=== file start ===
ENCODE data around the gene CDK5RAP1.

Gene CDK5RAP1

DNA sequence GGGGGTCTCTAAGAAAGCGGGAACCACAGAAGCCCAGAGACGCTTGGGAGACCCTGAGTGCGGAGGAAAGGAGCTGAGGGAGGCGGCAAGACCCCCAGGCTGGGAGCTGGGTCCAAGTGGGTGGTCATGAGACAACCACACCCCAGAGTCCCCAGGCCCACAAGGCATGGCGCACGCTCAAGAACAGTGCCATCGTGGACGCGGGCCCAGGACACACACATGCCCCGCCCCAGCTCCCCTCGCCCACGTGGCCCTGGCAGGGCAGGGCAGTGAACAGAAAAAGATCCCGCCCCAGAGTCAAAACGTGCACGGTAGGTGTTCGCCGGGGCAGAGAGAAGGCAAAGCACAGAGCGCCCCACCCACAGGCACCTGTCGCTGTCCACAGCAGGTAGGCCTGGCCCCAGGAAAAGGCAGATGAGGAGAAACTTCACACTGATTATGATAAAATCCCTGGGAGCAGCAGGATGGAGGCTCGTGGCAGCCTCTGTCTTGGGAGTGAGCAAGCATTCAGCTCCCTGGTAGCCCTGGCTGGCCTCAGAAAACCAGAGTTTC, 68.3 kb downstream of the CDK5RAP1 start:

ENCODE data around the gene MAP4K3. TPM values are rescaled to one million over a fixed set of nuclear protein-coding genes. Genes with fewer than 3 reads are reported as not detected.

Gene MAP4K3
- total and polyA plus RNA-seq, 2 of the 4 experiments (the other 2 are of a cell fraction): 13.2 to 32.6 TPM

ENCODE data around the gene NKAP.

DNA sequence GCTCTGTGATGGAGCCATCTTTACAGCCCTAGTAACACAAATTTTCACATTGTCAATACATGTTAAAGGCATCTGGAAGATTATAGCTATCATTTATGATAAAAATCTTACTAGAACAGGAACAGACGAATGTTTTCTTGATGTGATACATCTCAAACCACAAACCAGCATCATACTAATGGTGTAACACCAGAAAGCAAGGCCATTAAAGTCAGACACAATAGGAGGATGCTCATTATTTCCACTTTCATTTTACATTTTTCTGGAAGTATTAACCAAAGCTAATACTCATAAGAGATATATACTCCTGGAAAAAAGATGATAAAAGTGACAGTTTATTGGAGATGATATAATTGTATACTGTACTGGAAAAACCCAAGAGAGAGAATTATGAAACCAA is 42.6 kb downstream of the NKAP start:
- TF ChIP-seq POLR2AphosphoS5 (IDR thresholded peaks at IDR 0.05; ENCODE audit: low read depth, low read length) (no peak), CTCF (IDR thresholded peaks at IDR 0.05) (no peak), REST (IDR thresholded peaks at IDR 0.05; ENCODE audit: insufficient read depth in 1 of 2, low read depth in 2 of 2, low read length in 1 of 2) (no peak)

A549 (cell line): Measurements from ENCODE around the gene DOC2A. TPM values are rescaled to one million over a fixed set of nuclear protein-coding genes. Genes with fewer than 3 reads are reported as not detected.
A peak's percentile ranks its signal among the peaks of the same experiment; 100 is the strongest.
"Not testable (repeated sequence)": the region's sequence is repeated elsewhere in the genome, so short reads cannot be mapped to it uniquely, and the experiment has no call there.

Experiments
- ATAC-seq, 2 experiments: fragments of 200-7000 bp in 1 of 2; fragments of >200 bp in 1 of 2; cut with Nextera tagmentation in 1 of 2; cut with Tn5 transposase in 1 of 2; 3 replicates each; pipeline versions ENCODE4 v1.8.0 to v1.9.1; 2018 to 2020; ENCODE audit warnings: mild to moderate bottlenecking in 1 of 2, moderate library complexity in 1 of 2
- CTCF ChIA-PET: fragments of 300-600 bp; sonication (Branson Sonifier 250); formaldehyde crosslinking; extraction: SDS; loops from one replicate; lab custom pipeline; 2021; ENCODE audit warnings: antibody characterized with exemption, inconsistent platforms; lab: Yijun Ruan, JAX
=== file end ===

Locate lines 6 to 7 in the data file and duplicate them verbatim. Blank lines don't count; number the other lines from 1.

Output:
- total and polyA plus RNA-seq, 2 of the 4 experiments (the other 2 are of a cell fraction): 13.2 to 32.6 TPM

ENCODE data around the gene NKAP.